Next I trusted them with my inadequancies. I was honest and up front that there will be things that I do that wll annoy and irritate. There will be decisions made they don’t agree with. There are areas that I am not an expert in (EYFS for a start!). I am not the best teacher in the school, I will not get it right all of the time. By being up front and honest about these areas where I can improve it reassures and again brings in the human aspect of leadership. THe personal connection is so key in schools, primarily between teachers and pupils but the connections between taff are just as key. They are the models the children follow. They pick up on everything so a behind the back comment here and there between adults is soon shared. In a atmoshere of trust and where people rely on and respect each other this is minimalised. By trusting them with my inadequancies I hope they will trust me with theirs – not as a sign of weakness but as a shared experience we can work through together. We can trust each other enough to learn from each other.
The next thing comes down to honesty and transparancy. If we want people to assume trust when there are things we don’t like we have to give them the facts. If you are making a decision, get input. Make staff feel valued and listen to what they say. Don’t guarantee it will all come into affect but show how it has inputted into your final decision. Tell your staff what you considered and what thought went into whatever it is your introducing. Changes to the behaviour policy? Explain what the problem is with the old one. What has led you to this decision? What input do you want from them as staff? If it transpires that the majority of staff feel there is no need to change and it is effective as it is then maybe that needs listening to? There is nothing wrong with changing your mind. Of course, there are timese where this isn’t applicable, but often it is absolutely the right thing to do – otherwise, what was the point in asking them?
What happens when you go into lessons? Is is judgemental? Is it with a critical eye? Does it focus on little things that aren’t that important to the learning of the children, or on the flip side is it so general that nothing can be analysed in depth? In these circumstances lesson visits can become resented and feared, and at worst seen pointless to the staff who have them. By working to build trust between a leader and a team then they can be approached in collaborative and non-threatening way. They know, from your previous actions, that you are doing it for the right reasons and the feedback they receive from it will be rationale and developmental rather than judgemental.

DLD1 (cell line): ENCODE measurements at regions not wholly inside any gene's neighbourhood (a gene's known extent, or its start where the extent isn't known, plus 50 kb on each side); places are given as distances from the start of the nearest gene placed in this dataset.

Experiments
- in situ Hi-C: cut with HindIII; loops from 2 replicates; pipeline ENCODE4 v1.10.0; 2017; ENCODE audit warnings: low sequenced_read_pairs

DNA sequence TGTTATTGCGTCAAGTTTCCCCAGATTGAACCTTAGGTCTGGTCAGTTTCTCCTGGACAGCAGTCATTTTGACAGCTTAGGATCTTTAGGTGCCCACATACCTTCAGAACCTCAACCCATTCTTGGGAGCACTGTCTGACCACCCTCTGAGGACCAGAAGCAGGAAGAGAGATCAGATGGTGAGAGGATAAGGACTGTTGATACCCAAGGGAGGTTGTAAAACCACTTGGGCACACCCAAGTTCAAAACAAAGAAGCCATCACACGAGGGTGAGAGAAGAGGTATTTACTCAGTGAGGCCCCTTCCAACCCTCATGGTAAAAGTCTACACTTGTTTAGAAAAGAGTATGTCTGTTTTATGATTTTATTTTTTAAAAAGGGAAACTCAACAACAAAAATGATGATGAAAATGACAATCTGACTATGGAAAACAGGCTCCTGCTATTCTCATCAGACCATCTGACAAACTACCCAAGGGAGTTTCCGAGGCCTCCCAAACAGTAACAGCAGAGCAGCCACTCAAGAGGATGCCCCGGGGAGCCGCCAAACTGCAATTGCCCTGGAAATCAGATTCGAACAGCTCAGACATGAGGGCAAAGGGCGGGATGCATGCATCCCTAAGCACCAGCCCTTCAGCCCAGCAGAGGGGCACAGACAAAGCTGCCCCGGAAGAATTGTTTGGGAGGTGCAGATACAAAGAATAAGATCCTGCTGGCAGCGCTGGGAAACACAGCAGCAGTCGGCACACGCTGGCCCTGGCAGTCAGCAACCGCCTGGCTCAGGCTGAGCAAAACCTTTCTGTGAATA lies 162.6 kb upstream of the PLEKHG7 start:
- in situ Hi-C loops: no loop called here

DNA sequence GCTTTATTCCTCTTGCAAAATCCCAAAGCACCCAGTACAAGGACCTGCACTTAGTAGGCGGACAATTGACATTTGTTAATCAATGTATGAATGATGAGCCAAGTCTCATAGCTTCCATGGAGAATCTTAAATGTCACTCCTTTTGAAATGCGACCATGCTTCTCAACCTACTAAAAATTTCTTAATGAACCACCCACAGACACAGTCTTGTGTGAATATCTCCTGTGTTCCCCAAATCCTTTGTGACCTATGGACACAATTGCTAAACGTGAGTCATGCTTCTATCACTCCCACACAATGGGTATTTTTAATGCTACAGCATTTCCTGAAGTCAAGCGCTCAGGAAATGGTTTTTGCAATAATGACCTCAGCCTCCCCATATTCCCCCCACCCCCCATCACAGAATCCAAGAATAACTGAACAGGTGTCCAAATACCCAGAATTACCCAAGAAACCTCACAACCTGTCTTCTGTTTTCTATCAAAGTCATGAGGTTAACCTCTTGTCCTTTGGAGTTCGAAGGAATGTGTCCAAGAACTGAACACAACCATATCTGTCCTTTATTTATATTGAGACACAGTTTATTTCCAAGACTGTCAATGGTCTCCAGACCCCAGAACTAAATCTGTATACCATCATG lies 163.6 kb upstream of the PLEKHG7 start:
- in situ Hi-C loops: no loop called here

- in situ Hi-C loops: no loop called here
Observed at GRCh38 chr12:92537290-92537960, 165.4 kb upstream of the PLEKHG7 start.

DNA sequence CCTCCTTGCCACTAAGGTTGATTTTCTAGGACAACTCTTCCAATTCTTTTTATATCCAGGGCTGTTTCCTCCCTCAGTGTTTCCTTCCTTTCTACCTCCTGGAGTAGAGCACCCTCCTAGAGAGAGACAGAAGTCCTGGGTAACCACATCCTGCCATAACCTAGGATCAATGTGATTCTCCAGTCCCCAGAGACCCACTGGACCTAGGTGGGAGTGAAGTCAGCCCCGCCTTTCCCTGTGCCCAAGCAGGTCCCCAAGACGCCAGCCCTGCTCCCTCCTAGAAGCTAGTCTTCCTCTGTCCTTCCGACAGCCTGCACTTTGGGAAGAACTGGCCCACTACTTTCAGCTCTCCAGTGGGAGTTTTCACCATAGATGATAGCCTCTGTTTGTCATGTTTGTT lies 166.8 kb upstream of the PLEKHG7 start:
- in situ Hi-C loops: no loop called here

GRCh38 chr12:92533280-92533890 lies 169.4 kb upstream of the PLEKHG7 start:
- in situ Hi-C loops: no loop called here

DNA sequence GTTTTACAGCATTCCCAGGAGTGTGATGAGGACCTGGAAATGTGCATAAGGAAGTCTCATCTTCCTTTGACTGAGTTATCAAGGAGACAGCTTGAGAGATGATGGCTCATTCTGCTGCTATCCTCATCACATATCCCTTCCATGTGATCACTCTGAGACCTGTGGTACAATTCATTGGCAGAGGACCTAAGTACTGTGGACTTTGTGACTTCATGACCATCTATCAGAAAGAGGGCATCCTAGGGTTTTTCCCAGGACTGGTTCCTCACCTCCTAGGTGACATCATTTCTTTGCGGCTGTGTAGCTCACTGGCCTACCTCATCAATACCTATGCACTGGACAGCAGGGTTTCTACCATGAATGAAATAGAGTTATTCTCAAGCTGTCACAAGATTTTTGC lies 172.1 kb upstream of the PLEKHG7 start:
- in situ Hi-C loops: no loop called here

The longer you are in post and the longer you can give consistency in your actions, the more any doubts about what you are doing will be filled with trust rather than suspicion. This is almost certainly better for everyone. You get a better reaction from teachers when they are tasked with something new because they trust in yuor decision making process. It is easier for ou to make decisions as you have more imformation and the capacity of a collective rather than the ignorance of an individual.
Trust takes time to build, but your actions speak louder than your words. Begin by putting your trust in the people in your team, trust their knowledge, their experience and their expertise and you’ll be amazed at what you can achieve together. Leadership is not about dragging people to an endpoint, it’s about enabling people to work together to achieve something amazing. Trust throughout the team is the only way you can get there.